Whether you're responsible for a project, a department, a division, or a company, publishing an internal newsletter — by email, Web page, SharePoint, Facebook, whatever — can be an effective means of keeping stakeholders informed about what has happened, what is happening, what you believe will happen, and what you believe won't happen.
A newsletter can become the authoritative source of information about the effort. Although it can establish you as someone who truly understands the importance of stakeholder relations, there is a risk. You don't want to flood readers with information they consider irrelevant to their special interests.
Here are some tips for creating a newsletter that informs but does not overwhelm your stakeholders.
- Keeping people in the dark is expensive
- If you don't keep stakeholders informed, you're leaving space for them to make stuff up. Publishing what you do know is far more effective than letting others make up what they don't know.
- Make it a quick list of short items
- Limit the length of each item to the length of a tweet — about 140 characters. Most people don't want to read long dissertations.
- Make each item a headline, nothing more
- Full explanations are unnecessary. Each item can be little more than a teaser to let the reader know what the impact is. Use the "So What?" test to develop a headline. See "Deliver the Headline First," Point Lookout for May 3, 2006, for more.
- Include a link to a more detailed explanation
- Since some people do need more detail, you must provide it, but don't subject everyone to the full story. Write a more detailed explanation for your intranet site and link to it in the newsletter.
- Squelching rumors is perfectly acceptable
- Some people feel that denying rumors gives them wider circulation, but if you've heard the rumor, almost everyone else has, too, and thus wider circulation isn't really an issue. Squelch rumors, but be right about what you say. See "There Is No Rumor Mill," Point Lookout for March 26, 2003, for more.
- Get out in front of rumors
- If you'll Some people feel that denying
rumors gives them wider circulation,
but if you've heard the rumor,
almost everyone else has, toobe doing something that you expect will be controversial, why wait for rumors to form? If you get there first with real information, you're less likely to have to deal with rumors.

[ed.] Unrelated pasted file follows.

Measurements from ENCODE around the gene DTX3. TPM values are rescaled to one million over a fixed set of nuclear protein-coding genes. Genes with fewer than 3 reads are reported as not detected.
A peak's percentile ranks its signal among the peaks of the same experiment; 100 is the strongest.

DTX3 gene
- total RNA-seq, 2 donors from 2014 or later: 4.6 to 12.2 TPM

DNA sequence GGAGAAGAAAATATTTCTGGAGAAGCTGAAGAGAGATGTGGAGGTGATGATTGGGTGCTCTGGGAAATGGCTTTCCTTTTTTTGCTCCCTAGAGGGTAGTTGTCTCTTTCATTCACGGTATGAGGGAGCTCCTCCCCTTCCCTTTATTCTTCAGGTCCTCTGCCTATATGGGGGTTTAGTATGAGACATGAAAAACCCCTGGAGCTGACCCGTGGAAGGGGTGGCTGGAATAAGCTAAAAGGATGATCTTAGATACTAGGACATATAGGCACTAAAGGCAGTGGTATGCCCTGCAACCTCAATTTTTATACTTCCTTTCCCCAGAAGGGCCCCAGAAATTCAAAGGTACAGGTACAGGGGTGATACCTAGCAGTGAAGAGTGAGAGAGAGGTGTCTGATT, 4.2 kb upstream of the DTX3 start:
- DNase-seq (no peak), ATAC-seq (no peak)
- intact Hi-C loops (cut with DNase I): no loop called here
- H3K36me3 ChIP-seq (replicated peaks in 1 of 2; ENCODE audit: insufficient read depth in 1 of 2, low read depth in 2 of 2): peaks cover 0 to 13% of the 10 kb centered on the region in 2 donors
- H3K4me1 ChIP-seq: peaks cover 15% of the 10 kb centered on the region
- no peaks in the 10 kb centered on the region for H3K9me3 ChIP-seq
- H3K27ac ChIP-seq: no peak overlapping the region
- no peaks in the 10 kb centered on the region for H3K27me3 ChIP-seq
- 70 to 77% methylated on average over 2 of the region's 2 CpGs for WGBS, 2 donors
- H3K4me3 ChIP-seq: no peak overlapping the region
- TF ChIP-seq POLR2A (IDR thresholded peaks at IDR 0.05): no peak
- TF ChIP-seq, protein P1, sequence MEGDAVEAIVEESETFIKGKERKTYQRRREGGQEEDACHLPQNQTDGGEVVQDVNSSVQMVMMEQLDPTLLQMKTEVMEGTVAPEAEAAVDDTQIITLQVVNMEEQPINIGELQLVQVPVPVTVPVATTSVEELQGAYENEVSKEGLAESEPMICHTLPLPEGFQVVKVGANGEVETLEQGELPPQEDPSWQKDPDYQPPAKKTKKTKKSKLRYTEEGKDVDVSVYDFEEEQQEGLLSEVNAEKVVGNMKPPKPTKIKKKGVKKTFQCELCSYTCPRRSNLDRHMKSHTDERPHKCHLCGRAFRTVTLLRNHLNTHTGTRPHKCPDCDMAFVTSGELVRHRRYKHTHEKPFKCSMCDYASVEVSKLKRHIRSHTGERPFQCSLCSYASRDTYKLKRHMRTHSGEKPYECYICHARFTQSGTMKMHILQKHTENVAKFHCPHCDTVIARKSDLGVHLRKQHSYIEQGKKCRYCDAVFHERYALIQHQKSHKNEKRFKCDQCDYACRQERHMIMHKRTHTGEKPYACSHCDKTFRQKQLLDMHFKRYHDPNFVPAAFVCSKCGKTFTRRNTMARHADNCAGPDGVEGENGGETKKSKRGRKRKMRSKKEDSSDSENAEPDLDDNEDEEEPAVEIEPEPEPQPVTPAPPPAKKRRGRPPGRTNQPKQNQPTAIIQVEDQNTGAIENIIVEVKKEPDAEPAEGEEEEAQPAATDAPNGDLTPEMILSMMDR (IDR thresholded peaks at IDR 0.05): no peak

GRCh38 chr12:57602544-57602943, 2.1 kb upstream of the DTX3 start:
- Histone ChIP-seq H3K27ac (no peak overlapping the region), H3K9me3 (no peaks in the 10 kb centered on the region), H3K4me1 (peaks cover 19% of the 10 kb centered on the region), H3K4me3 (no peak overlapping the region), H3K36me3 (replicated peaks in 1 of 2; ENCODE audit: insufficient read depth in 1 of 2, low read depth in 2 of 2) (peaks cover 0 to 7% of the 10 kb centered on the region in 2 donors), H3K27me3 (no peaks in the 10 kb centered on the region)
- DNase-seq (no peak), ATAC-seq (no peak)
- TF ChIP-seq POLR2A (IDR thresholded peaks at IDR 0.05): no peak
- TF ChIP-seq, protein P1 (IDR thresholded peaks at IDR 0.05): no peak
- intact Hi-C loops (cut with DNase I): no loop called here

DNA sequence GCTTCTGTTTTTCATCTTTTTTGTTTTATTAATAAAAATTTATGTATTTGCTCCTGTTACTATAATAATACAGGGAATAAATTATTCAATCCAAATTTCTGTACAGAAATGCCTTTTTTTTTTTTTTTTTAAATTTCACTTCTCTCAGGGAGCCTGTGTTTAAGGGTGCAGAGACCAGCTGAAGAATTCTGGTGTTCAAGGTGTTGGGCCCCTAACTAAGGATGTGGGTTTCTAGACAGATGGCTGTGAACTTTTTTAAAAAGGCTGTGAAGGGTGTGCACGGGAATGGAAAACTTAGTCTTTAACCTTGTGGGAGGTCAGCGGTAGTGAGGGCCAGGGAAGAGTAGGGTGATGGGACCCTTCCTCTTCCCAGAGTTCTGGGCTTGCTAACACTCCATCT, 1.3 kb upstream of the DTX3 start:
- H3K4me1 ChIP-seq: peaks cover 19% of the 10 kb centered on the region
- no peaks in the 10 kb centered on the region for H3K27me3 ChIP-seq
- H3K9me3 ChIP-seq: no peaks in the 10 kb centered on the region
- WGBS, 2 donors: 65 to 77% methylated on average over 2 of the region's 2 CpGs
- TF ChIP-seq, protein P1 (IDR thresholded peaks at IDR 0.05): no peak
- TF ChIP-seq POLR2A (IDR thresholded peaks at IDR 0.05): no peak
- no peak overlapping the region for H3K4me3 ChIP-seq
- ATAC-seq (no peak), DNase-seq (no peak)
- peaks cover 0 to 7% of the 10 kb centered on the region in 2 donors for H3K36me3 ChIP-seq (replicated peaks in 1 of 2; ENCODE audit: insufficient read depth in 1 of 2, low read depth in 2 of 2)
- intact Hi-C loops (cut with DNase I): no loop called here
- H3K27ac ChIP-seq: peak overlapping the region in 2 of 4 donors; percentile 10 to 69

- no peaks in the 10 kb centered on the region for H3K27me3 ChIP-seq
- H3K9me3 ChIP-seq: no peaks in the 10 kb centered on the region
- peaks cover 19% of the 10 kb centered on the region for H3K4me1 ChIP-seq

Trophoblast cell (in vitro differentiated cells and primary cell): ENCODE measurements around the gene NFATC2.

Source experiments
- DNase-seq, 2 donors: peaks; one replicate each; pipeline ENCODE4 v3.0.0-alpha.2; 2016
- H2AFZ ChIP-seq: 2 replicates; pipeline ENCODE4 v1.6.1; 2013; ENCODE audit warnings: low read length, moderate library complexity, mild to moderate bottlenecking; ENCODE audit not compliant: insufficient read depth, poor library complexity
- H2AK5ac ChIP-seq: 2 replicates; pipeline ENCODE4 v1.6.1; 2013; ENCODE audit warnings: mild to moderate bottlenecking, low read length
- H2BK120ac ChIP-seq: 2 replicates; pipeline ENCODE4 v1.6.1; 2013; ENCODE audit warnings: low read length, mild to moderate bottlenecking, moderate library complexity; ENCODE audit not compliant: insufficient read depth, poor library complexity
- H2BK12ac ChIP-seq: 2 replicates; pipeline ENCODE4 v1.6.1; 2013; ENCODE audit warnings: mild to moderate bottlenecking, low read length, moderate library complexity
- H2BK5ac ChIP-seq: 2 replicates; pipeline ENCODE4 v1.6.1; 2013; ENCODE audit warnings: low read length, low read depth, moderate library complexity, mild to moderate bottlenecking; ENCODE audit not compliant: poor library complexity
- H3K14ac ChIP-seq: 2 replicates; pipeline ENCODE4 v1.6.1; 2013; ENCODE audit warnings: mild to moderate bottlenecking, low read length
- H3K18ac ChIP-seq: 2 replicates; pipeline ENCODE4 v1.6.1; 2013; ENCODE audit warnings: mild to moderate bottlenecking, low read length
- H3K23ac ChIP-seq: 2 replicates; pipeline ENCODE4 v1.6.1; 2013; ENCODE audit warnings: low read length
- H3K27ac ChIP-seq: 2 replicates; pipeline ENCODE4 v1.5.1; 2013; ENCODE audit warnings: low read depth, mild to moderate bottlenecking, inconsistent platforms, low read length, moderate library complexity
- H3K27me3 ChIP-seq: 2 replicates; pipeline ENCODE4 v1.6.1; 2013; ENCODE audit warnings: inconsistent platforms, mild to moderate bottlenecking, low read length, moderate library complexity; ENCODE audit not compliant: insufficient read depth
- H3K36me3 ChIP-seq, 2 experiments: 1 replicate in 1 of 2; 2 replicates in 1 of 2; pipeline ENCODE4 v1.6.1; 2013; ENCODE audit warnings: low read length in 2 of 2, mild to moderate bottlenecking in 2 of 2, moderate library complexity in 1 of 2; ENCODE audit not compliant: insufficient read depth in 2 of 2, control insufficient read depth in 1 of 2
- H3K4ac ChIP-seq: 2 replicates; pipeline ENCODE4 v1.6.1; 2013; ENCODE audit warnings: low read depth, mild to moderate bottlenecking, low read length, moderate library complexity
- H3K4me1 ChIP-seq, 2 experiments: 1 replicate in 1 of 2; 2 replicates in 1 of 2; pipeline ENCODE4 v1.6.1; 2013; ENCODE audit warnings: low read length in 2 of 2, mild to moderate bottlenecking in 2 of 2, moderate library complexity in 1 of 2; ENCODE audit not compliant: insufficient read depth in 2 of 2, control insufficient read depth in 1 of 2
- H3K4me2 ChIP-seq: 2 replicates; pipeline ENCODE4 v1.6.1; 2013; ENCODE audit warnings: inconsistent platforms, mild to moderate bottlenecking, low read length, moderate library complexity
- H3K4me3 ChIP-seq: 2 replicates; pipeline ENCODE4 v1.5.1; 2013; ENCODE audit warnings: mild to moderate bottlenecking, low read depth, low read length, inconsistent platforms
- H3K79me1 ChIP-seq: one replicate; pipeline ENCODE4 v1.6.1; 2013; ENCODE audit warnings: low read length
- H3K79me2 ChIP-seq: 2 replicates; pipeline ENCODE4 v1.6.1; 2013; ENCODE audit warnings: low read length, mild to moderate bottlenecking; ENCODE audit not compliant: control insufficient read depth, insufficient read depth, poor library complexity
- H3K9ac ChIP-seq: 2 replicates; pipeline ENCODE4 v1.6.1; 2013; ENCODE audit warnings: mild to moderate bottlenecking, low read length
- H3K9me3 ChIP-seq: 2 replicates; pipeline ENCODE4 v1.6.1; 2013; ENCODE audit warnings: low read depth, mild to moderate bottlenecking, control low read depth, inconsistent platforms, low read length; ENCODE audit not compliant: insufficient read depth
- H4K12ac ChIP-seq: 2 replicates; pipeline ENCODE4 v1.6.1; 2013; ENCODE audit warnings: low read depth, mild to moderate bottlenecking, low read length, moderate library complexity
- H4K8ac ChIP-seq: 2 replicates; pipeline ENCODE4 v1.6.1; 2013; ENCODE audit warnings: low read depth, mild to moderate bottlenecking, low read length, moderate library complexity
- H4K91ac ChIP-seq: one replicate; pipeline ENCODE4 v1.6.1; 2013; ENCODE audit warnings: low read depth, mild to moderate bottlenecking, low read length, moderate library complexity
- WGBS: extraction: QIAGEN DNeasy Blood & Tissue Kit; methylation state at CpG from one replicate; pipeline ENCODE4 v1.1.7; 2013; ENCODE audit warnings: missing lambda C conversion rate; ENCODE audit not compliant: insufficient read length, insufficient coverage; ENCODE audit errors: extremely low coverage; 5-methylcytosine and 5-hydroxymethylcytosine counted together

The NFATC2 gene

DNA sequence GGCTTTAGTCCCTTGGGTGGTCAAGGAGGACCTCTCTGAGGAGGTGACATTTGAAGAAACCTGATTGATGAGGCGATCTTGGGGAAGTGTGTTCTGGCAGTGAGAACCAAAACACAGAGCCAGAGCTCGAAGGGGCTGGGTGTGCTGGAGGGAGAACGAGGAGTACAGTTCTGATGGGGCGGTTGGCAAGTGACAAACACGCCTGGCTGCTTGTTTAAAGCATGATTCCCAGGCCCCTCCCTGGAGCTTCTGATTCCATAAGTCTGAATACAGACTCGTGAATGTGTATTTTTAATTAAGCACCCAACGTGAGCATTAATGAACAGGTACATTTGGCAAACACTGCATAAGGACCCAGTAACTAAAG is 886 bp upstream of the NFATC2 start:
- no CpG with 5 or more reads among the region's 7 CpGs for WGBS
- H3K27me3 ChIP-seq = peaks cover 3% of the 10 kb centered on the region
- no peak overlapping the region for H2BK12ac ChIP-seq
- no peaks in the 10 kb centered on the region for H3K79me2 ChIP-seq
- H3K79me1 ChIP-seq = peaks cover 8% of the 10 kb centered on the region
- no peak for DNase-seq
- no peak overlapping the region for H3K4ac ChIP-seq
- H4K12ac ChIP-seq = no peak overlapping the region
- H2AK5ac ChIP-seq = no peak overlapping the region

- Feature people and teams who contribute to success
- Short features describing the talents and contributions of key people are interesting to your stakeholders for the same reasons that features are interesting to news consumers in the media generally. Give the enterprise the information they need to gain a true appreciation of the efforts of the people you feature.
- Feature new people
- Use your newsletter to introduce people who are new to the effort. Tell your stakeholders about their background and about the contributions you anticipate.
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- When the Answer Isn't the Point: I
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Forthcoming issues of Point Lookout
- Coming April 8: The New Virtual Meeting: Digressions
- The bane of meetings everywhere, even before the COVID-19 pandemic, has been digressions. But there are reasons to expect the incidence of digressions in meetings to increase now. What reasons could there be, and what can we do about digressions? Available here and by RSS on April 8.
- And on April 15: Incompetence: Traps and Snares
- Sometimes people judge as incompetent colleagues who are unprepared to carry out their responsibilities. Some of these "incompetents" are trapped or ensnared in incompetence, unable to acquire the ability to do their jobs. Available here and by RSS on April 15.
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Here are some dates for this program:
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